London and Quadrant Housing Trust's repairs hotline was already overstretched when its maintenance budget was frozen. So it's developed an internet service to make everyone's life easier.
Twenty nine thousand properties needing 70 000 repairs a year; three call centres dealing with the 250 000 phone calls generated by those repairs – quite a few from very angry people. Result: a logistical nightmare for the facilities management department. Now imagine a system that could eliminate most of those phone calls, make it easier for residents to get their repairs done and make the FM department's life a breeze. London and Quadrant Housing Trust believes that it has found just this system.

"Report-a-Repair" is part of London and Quadrant's website ( and it enables tenants to report a fault over the internet, rather than on the phone. This is faster for the tenant and has the potential to save the housing association a fortune by streamlining the repair process. This in turn would have knock-on benefits for general maintenance and help the association provide a better service to its tenants for less money.

Of course, the switch to an electronic system is not that simple. For a start, most of London and Quadrant's tenants do not use a computer, let alone own one. The housing association is attempting to overcome this with an in-house training scheme but a more important problem is that, for the system to bring the hoped-for benefits, the management of repairs will have to be overhauled.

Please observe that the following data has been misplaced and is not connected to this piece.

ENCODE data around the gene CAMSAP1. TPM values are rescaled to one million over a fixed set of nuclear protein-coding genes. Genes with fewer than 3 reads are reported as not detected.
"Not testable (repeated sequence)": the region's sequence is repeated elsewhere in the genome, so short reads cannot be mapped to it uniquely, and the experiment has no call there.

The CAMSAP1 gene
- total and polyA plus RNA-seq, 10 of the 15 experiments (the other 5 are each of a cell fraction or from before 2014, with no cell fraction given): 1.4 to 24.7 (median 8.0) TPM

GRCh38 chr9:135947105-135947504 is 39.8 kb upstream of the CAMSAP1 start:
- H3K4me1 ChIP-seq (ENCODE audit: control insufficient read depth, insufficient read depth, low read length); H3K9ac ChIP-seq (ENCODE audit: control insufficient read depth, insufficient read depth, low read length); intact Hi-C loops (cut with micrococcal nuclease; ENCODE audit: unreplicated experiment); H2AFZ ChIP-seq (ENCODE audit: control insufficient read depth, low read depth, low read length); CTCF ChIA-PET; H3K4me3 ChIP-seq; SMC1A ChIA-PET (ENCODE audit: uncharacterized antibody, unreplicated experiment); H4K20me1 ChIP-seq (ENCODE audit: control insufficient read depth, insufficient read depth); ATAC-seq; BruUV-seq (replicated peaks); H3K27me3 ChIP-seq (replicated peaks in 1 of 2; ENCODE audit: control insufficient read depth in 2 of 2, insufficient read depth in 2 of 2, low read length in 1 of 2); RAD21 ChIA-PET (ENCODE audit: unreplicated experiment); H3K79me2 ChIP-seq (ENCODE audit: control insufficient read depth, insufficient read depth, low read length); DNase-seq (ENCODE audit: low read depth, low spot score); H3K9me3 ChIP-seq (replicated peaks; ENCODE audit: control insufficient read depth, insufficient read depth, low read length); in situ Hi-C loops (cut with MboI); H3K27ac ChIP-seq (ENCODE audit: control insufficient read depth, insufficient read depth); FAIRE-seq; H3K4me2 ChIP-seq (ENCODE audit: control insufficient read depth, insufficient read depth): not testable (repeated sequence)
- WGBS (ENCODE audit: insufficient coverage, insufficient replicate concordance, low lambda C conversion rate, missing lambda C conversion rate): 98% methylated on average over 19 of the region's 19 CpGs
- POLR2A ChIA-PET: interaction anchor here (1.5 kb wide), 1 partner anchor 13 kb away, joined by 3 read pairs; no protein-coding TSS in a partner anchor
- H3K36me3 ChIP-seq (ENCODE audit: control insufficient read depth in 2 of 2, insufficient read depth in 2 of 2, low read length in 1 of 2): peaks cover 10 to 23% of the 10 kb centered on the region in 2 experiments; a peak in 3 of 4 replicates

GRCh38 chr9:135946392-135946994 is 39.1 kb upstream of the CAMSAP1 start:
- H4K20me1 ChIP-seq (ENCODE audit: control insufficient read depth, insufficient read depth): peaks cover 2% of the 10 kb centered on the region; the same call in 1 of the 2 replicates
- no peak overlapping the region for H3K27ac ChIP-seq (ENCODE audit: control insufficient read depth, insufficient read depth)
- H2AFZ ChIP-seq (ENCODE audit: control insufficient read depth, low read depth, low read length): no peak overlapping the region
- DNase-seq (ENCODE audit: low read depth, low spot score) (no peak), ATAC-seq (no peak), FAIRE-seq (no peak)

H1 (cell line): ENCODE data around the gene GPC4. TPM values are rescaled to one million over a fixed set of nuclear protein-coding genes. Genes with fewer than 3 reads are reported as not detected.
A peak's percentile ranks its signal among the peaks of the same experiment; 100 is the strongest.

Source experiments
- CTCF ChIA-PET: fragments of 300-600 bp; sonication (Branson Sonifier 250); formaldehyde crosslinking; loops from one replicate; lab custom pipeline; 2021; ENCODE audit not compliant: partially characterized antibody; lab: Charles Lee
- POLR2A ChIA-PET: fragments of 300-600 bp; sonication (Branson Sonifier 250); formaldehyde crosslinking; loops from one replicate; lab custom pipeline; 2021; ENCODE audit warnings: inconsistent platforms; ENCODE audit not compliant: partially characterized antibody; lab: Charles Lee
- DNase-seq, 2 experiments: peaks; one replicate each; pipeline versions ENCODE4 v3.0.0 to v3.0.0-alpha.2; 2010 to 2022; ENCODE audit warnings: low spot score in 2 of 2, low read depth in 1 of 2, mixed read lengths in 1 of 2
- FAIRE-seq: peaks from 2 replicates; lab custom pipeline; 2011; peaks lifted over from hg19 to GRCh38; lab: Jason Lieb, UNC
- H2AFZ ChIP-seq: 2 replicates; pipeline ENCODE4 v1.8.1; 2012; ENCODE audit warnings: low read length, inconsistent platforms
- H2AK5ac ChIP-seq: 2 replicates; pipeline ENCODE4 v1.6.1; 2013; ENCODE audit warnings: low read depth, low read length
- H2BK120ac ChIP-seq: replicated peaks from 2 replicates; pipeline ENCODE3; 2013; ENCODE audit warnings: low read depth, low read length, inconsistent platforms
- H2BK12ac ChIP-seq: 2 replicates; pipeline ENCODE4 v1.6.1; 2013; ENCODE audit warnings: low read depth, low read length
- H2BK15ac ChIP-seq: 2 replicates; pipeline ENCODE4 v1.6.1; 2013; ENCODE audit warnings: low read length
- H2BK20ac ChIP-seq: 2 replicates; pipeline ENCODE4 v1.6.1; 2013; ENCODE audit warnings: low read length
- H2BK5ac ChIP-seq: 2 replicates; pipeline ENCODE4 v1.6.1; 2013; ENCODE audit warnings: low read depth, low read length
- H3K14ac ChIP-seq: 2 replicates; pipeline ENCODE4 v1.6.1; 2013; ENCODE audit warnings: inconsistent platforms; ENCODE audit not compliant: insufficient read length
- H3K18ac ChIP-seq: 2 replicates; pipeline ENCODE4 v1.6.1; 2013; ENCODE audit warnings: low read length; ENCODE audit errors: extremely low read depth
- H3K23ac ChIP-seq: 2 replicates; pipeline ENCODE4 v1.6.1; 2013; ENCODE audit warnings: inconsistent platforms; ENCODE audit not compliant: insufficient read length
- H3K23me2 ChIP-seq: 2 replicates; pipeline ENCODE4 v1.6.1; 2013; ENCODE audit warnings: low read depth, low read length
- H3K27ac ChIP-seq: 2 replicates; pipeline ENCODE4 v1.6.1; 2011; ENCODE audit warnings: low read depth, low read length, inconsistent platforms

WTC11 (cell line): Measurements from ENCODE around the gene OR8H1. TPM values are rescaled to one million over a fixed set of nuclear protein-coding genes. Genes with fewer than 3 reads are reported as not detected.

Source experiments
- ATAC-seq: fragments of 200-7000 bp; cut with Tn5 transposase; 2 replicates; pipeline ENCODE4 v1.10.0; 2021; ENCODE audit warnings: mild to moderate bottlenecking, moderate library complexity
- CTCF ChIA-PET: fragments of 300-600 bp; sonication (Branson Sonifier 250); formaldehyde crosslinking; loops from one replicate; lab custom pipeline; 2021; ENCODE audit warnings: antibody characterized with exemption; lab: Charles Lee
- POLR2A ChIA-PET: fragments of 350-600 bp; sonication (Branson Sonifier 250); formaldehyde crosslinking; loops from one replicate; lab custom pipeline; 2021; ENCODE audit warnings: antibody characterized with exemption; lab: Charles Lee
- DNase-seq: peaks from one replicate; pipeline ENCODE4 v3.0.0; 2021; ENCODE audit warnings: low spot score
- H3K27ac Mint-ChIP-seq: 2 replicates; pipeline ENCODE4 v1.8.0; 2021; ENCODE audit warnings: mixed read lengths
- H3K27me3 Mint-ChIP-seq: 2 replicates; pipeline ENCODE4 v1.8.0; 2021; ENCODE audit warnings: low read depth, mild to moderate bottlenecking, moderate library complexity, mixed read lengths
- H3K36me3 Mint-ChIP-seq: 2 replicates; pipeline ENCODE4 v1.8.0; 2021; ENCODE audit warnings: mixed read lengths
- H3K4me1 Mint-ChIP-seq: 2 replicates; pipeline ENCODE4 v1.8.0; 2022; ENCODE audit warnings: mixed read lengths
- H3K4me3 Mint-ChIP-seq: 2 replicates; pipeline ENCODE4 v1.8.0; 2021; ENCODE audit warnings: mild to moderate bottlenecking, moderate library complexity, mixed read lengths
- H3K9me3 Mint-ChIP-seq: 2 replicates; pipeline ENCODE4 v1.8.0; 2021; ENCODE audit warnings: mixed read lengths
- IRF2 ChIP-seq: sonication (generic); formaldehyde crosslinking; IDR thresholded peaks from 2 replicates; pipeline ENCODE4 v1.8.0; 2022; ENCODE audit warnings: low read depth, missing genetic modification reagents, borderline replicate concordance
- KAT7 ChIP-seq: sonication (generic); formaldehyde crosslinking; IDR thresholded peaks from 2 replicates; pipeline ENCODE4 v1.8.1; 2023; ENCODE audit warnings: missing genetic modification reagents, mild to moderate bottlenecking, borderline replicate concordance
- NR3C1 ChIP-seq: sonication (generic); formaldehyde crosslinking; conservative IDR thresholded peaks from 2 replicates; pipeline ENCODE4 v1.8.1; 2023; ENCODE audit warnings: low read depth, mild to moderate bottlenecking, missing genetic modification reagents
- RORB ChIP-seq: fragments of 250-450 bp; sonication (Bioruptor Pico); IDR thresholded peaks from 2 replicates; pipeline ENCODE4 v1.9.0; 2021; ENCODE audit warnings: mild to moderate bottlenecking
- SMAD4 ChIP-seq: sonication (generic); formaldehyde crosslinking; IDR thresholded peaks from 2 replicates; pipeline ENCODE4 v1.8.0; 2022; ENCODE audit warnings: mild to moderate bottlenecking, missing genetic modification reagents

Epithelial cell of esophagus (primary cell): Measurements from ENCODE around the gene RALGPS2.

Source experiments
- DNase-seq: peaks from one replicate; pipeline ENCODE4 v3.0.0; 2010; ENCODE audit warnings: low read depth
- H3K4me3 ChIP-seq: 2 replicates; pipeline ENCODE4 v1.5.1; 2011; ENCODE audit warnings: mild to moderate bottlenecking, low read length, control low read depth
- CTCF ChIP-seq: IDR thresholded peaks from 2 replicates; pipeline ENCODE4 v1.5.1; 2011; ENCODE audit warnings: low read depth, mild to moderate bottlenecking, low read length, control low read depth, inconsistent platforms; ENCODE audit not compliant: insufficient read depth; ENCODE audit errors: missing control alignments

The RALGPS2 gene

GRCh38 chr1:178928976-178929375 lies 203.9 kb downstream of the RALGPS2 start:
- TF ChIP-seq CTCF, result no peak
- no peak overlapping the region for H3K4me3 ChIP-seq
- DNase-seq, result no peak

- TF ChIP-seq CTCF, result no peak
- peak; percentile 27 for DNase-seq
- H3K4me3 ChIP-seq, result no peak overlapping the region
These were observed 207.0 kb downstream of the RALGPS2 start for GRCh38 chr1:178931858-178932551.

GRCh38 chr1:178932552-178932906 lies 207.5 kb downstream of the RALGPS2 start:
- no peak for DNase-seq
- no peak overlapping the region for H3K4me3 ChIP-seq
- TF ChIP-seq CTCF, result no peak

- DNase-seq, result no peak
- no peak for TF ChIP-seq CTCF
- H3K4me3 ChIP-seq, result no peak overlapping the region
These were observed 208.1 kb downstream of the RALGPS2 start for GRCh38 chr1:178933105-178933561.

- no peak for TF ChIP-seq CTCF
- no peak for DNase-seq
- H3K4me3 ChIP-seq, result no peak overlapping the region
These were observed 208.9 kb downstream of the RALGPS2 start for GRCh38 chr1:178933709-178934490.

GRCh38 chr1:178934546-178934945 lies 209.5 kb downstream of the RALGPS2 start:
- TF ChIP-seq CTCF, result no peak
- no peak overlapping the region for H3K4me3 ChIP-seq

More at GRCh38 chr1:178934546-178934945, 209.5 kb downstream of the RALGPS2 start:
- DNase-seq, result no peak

At the moment, tenants call a freephone number to report a fault. They describe the fault to the call centre worker who inputs the information into the system. Once verified for action, an order is generated and faxed to the relevant contractor. The tenant then receives written confirmation that their fault is being dealt with. Kevin Taplin, maintenance policy adviser to London and Quadrant, says this system is clogged up with phone calls.

Online requests are received as a printed email and then handled in the same way. But in future, it is anticipated that the whole process will be electronic. The Report-a-repair system will automatically verify where responsibility lies for some types of repair and pass this information straight to the relevant contractor.